| otherwise                           = aux $ i + 1
    

    I like the Scheme idiom and the Python version of returning -1 (or even throwing an exception,
    if the setting is right). I’m just recently somewhat enamored with Haskell’s types, though; they
    make the meaning of the code clear to me in a way that these idioms don’t, I guess.

  6. Prmk said

    //Using Java

    Double[] pow = new Double[1000];
    private void calculatePOW()
    {
    for(int i=0;i<1000;i++)
    pow[i] = Math.pow(2,i);
    }

    public int searchinPOW(int x)
    {
    int index = -1;

    for(int i=0;i<pow.length;i++)
    {
    double power = pow[i];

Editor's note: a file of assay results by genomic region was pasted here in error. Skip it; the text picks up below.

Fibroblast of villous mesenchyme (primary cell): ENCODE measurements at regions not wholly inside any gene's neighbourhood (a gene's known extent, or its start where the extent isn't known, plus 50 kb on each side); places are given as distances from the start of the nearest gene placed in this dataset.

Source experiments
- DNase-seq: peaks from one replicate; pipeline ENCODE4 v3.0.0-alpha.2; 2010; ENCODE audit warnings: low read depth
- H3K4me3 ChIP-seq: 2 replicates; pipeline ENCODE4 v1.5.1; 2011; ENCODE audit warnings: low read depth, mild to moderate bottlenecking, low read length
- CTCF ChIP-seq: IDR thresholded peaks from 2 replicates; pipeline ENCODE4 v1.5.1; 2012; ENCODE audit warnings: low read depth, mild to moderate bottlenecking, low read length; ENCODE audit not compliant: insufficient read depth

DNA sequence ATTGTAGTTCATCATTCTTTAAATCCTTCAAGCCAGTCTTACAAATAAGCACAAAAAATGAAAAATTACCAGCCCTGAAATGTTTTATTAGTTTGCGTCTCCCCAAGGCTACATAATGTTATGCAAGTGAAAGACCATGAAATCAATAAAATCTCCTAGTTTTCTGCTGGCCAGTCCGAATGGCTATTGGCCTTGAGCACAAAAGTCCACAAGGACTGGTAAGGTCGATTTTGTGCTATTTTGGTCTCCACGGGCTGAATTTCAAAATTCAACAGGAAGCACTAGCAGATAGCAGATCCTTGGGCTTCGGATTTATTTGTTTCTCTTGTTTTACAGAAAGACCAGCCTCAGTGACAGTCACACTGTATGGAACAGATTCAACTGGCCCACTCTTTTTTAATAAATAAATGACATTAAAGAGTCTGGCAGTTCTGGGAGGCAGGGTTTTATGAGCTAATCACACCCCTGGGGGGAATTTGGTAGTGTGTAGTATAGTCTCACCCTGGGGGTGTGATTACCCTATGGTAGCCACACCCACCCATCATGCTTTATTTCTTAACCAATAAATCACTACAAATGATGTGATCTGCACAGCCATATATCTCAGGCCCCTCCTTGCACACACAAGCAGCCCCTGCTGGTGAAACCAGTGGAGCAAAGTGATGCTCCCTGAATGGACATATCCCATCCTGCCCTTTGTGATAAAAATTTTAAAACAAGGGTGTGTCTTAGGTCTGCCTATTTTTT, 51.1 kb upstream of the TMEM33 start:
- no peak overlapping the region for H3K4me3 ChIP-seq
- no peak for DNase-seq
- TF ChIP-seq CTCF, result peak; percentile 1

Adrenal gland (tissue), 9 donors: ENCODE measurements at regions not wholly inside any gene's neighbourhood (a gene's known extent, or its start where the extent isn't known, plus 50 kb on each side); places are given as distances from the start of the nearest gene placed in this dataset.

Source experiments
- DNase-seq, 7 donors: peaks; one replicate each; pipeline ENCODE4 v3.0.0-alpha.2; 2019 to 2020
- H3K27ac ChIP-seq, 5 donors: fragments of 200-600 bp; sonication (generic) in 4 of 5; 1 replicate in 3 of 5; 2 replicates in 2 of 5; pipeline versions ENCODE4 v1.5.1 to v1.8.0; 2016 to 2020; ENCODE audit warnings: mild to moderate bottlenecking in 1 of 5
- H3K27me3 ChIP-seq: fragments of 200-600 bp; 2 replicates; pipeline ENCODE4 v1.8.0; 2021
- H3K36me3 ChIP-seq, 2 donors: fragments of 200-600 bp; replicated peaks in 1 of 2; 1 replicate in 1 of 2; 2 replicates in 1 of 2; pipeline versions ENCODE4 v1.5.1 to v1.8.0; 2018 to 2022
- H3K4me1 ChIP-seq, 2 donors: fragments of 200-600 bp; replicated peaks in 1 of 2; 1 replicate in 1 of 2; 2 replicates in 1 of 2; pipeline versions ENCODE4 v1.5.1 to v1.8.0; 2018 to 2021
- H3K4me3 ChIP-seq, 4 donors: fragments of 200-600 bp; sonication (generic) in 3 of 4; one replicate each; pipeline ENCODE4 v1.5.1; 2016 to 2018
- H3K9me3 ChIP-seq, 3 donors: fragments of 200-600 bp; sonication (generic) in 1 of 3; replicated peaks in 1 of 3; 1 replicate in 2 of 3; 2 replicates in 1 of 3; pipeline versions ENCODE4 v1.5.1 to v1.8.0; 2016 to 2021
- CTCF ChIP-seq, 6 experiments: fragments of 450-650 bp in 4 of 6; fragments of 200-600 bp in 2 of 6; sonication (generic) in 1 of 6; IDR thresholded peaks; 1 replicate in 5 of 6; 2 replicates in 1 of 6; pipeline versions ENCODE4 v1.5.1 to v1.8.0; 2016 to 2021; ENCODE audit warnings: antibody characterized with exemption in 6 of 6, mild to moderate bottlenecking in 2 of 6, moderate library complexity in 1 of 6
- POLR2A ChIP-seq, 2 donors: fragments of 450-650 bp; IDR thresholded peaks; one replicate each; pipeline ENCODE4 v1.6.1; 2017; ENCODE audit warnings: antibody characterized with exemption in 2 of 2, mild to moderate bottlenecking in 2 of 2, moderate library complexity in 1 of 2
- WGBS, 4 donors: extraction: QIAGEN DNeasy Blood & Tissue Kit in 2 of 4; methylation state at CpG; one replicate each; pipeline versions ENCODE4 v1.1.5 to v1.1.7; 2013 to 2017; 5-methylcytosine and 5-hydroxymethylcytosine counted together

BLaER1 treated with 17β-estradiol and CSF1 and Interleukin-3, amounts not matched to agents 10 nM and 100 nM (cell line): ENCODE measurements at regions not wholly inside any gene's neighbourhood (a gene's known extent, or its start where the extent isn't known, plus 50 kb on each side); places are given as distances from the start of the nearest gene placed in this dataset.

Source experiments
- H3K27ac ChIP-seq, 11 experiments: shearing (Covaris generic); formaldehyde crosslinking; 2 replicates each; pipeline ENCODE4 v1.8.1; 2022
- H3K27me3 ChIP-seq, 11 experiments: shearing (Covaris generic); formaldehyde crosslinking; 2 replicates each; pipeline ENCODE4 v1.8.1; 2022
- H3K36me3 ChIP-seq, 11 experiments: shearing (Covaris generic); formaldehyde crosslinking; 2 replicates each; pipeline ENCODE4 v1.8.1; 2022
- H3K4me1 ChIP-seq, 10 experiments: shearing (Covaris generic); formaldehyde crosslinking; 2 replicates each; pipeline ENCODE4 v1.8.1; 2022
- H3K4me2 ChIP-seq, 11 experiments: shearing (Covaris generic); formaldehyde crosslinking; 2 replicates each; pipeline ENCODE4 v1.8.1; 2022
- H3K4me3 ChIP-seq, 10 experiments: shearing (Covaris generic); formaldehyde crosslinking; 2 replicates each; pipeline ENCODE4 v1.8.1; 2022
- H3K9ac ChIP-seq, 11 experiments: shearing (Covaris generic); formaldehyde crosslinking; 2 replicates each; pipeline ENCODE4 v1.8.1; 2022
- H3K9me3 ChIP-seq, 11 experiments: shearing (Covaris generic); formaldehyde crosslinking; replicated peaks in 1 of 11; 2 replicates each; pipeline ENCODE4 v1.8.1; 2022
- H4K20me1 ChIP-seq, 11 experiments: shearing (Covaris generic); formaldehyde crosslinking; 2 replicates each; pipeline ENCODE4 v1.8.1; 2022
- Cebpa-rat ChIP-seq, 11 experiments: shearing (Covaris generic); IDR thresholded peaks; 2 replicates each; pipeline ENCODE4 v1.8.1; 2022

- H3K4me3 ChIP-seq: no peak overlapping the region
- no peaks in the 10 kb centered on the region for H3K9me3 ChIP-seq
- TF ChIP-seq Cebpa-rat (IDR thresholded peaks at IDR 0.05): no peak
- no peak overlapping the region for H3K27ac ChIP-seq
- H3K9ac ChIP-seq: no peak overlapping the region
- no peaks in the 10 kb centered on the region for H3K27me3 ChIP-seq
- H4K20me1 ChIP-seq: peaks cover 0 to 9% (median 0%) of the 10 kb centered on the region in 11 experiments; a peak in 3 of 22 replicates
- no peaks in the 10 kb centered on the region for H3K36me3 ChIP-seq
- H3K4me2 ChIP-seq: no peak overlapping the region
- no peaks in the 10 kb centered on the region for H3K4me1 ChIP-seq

if(String.valueOf(power).contains(String.valueOf(x)))
    {
    index = i;
    break;
    }
    }

    return index;
    }

  7. Prmk said

    Forgive my formatting !!

  8. In Racket:

    #lang racket
    
    (require srfi/13)
    
    (define (in-unfold f e)
      (letrec ([ps (stream-cons e (stream-map f ps))])
        ps))
    
    (define (find-power s)
      (for/first ([n (in-unfold (curry * 2) 1)]
                  [i (in-range 0 10000)]
                  #:when (string-contains (number->string n) s))
        i))
    
    ;; > (find-power "42")
    ;; 19
    ;; > (find-power "42679493")
    ;; #f
    
  9. brooknovak said

    Here is a C# solution with caching.

    I used a suffix trie to store the number sequences (without the compression the your usual suffix trie has).
    The numbers are stored implicitly as indexes in the children.
    I also annotated the minimum base-two exponent that can reach each node in the suffix tree.
    So if a digit sequence has been seen before, its O(n) performance (n = amount of digits).